Comments Off on Type: What’s in a font? 27

X Height – The height, in points, of the font’s lowercase x.

Baseline – The invisible line that the text rests on.

Ascender – The parts of letters that ascend above the x height.

Descender – The parts of letters that descend below the baseline.


There are a couple different ways you can align type, and each has a purpose.

Left Align – Text lines up along the left edge, leaving the right side jagged.

Right Align – Text lines up along the right edge, leaving the left side jagged. This alignment is often hard to read.

Centered – Text is centered within your column of text.

Justified – Text is aligned up on both sides of your column of text with varying spacing between words.


Kerning – The space between individual letters. This can be increased or decreased to prevent awkward spacings between letters in a word.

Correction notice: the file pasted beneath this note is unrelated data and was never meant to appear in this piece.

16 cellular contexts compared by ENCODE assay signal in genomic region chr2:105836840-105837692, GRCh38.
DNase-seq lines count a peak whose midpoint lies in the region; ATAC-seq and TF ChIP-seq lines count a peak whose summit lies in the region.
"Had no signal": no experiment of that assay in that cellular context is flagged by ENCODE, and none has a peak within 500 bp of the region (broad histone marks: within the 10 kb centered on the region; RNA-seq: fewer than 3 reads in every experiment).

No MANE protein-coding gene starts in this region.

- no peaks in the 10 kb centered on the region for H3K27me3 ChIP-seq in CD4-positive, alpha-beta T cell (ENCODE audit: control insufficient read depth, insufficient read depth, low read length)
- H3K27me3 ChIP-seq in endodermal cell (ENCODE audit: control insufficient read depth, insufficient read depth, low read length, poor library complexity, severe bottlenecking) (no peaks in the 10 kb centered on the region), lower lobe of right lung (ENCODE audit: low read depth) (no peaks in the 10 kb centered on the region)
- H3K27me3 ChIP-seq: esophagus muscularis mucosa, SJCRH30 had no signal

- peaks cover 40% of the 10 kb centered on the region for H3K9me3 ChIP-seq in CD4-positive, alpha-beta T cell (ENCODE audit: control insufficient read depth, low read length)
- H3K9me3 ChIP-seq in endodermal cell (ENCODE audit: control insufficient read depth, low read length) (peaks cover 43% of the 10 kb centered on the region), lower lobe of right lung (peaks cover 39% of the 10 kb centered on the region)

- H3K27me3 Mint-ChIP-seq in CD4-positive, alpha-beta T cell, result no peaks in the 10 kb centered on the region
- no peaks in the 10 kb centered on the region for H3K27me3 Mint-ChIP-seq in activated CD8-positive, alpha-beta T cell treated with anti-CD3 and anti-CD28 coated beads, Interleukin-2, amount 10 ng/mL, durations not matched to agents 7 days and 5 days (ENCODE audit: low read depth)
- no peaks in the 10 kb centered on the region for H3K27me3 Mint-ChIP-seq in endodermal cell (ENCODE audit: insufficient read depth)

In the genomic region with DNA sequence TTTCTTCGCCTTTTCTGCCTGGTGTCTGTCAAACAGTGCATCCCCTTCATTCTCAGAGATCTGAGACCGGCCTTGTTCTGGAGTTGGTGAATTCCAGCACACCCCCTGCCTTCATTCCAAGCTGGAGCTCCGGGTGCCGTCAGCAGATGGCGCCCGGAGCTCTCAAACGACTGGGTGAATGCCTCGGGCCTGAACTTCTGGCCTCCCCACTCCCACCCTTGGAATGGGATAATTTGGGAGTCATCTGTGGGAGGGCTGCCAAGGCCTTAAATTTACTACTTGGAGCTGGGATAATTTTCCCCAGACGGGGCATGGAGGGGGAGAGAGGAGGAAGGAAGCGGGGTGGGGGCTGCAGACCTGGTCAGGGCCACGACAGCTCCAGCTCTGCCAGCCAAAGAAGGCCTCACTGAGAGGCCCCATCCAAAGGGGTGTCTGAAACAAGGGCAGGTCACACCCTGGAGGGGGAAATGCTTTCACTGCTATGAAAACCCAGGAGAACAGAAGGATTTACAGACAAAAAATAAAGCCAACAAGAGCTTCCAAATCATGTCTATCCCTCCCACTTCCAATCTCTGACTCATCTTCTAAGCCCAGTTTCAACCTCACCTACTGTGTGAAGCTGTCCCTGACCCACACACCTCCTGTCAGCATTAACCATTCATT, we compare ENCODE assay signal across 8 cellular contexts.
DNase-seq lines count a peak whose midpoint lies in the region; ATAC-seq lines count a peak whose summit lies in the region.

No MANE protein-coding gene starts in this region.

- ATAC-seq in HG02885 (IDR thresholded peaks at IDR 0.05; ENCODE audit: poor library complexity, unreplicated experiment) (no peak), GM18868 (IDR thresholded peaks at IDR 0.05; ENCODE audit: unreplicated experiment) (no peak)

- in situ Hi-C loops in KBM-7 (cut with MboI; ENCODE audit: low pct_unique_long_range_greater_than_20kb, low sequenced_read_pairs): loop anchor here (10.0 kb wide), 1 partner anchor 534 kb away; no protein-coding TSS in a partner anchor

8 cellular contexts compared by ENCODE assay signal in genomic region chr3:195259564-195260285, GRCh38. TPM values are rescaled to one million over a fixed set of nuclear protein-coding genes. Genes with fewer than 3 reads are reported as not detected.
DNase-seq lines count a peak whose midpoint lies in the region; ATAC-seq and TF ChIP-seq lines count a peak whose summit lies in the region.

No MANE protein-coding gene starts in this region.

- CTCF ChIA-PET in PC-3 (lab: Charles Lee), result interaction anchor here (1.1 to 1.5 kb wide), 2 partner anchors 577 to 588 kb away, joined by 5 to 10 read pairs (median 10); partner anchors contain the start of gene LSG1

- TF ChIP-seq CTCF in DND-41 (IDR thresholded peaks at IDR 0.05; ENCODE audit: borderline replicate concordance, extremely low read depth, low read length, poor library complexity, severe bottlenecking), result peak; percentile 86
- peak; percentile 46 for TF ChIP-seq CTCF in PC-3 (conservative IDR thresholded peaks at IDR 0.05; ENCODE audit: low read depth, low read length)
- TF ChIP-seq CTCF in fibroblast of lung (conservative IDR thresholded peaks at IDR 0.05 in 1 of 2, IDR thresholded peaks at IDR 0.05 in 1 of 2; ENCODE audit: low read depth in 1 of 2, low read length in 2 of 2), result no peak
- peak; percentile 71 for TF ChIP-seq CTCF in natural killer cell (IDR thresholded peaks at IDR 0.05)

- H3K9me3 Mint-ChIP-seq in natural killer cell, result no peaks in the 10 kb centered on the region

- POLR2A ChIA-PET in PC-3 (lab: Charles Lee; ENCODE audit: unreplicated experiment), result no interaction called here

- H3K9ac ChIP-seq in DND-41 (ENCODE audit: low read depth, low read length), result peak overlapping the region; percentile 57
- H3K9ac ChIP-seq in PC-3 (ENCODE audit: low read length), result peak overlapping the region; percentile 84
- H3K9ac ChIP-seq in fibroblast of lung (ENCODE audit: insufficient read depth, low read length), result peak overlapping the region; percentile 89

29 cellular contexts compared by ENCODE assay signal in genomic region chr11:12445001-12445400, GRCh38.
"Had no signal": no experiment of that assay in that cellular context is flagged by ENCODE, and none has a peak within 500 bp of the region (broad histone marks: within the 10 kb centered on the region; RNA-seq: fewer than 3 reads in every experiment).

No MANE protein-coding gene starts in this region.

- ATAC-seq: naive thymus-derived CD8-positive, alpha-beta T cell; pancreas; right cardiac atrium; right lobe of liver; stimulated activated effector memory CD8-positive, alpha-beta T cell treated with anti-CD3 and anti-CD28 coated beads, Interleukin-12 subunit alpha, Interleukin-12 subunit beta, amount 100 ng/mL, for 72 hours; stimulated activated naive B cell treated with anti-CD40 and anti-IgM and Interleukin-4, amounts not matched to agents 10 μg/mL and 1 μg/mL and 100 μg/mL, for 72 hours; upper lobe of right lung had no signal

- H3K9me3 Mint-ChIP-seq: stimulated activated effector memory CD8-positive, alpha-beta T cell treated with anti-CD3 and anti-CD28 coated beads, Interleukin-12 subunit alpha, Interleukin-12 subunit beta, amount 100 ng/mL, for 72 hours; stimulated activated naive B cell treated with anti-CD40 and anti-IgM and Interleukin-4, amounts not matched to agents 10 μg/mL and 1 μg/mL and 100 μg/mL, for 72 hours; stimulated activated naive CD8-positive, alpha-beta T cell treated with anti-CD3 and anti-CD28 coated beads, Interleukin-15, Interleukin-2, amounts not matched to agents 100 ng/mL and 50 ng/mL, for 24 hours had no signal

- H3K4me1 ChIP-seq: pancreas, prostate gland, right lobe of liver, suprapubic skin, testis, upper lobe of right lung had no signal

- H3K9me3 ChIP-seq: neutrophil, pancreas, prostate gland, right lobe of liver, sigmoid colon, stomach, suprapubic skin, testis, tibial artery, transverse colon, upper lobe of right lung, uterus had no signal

Tracking – The space between words.

Leading – The space between lines of text. This can be adjusted to serve readers. A good rule of thumb is that the leading should always be one point or more than the point size of the font. So, for example, if you have a 12 point font, your leading should be about 13 or 14 points.


The size of a typeface is measured from the lowest descender to the highest ascender. When a typeface is 12 point, that means it is 12 points from the ascender to the descender. This is why some fonts look larger than other fonts, even though they’re the same point size.